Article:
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Jana Lee Frazier Headshot

Halloween

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It is October and I am enthralled with fall, with black cats and cauldrons and crystal balls. I close my eyes but I do not see the future swirling in the mist. Only the past.

I see a woman, her hair as dark as a raven's wing and a little girl, giddy with excitement, walking along a sidewalk in the wind. The scarlet leaves of pin oaks skitter around their feet, the blaze orange offerings of sugar maples and the saffron stars the sweets gums shed roil across their path in a vibrant tide.

Dusk is falling, an old hickory heaves in the breeze against an amethyst sky. "Look for witches snagged in trees," says the woman in a whisper and the little girl does so, searching the high branches with eyes gone wide. "Can you hear her cat complaining he's stranded at the very top?! "

And yes, indeed, in the violet velvet haze of twilight it does seem as if a black shadow writhes and kicks and cries, fighting the twigs that have ensnared him. The little girl whistles low under her breath and squeezes the woman's hand tight-they giggle and run for home, the constellations spinning above them, those shaken stars glowing chartreuse overhead, the night at their heels. Spirits are on their trail and they know it; they can hear them sighing, beautiful wraiths in wispy white robes.

Tomorrow is Halloween and there is still so much to do. Breathless, they stop to sit on the front porch stoop to plan. The hooting of an owl becomes the background music to their scheming. There are dreams of magic; the little girl can already sense it steeping, creeping up from the very ground, conjured by the woman's hands.

In the morning she will watch as those hands pull old rags from the bin to stuff the scarecrow's shirt and pants. He will come alive under the woman's touch as everything does, his arms curving gradually into an embrace for the child to receive with glee. She will believe that he can see her as soon as he is given the glass button eyes that will sparkle in the darkness.

The woman's hands will haul the pumpkins in from the porch; she will read the pits and grooves with her fingertips like someone who knows Braille. She will take the child's hand to trace along those same seams and scars, her earnest green eyes asking for advice.

This is the one they will agree, this one bright as fire, gnarled along its chin, with golden flesh that the knife will reveal as it cuts deep into the juicy skin. The woman will release the scalloped lid, lifting it by the warty stem and instantly, everything that suggests mystery, that speaks of autumn, that hints of haunting, is infused in that aroma that will waft up under their noses making them laugh. The woman will pretend to swoon, the little girl's eyes will fill with lustrous tears. It is the authentic scent of sweet sorcery.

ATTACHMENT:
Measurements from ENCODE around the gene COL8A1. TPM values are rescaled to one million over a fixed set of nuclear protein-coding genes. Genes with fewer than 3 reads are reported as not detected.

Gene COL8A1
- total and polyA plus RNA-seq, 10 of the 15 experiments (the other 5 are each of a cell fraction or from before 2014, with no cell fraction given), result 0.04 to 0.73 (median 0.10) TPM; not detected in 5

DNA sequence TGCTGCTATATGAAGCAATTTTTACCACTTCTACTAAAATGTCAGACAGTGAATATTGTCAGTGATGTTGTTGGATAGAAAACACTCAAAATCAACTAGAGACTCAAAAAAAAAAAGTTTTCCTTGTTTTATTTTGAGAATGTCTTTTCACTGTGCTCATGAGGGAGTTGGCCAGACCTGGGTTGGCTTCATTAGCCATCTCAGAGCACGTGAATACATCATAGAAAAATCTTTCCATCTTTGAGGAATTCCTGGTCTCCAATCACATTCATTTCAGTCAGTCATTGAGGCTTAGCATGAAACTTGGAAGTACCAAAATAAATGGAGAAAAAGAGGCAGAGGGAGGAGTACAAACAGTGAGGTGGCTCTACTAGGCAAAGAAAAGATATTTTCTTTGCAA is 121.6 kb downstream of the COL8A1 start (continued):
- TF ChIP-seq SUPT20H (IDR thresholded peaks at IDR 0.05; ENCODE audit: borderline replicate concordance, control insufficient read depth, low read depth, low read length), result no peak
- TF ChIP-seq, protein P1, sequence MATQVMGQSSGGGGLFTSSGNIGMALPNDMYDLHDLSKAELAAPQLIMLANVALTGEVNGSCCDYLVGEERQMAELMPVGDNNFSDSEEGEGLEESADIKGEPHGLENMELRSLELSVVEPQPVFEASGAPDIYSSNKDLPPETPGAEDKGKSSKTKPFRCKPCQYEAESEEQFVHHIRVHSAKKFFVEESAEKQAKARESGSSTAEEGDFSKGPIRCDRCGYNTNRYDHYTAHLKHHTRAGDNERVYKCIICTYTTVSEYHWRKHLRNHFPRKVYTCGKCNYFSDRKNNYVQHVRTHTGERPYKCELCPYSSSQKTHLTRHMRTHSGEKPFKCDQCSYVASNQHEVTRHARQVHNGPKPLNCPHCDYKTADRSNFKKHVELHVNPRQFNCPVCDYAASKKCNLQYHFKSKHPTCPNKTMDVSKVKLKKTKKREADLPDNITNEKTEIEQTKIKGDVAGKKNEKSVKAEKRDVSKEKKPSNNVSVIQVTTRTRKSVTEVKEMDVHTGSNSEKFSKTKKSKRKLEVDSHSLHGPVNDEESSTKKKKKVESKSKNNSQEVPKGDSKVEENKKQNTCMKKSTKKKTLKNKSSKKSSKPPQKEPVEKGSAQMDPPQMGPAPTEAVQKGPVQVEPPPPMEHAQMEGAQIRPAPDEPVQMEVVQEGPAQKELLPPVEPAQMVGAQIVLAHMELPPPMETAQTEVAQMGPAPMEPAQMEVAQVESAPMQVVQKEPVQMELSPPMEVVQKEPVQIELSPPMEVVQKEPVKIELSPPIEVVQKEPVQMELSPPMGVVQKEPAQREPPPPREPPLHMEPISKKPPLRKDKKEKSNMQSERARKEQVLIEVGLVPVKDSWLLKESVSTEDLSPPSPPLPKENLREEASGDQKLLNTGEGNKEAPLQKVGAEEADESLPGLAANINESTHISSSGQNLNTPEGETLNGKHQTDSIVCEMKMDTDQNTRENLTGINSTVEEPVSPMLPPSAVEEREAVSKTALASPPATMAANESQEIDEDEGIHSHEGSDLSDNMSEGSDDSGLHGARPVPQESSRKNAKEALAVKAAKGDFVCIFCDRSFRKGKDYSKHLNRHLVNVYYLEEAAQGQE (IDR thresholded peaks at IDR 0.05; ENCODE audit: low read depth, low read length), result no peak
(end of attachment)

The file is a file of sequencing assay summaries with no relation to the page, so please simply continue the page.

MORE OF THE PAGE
Crows might come conspiring in the afternoon, sometimes they do, landing on the lawn among the piles of Indian corn that must be trussed up into decorations for the walls and the doors. Ridiculous crows, resplendently jet, raspy-voiced harbingers of Halloween they are. While ghosts that will soon be hung from tree limbs are materializing from skeins of lace and muslin scraps, the shadows of the birds as they soar above soften the woman's face. In all her life, the little girl will never know anyone as gorgeous. Or this delicious.

Later on, just shy of sundown, they will sit in the upstairs bedroom by the bureau, the mirror mimicking their movements. In the silence they will swear they can hear the sizzle of a thousand jack-o-lanterns being lit in tandem. And the scoured old bones of skeletons creaking along in the street below. There will be the smell of caramel on the stove. Outside as a mesmerizing moon arises, the little girl's metamorphosis into an angel will begin. The woman will drape her shoulders with a long swath of fabric the color of starlight, shot through with silver and tie a wreath of rhinestones round her head in a ragged kind of halo.

Her sad eyes will meet the little girl's in the glass. They will both be caught up in the spell she's cast in this brief lull before the storm of her sickness starts again. The little girl will lean her head on the woman's shoulder before they venture out for trick-or-treat. I will remember this day forever, she thinks, realizing one like it may never come again. And she does remember, she is remembering right now. I know this for certain. Because somewhere in my heart, these two souls still walk the streets of October. I can see them in my crystal ball; the woman is my mother and the little girl is me.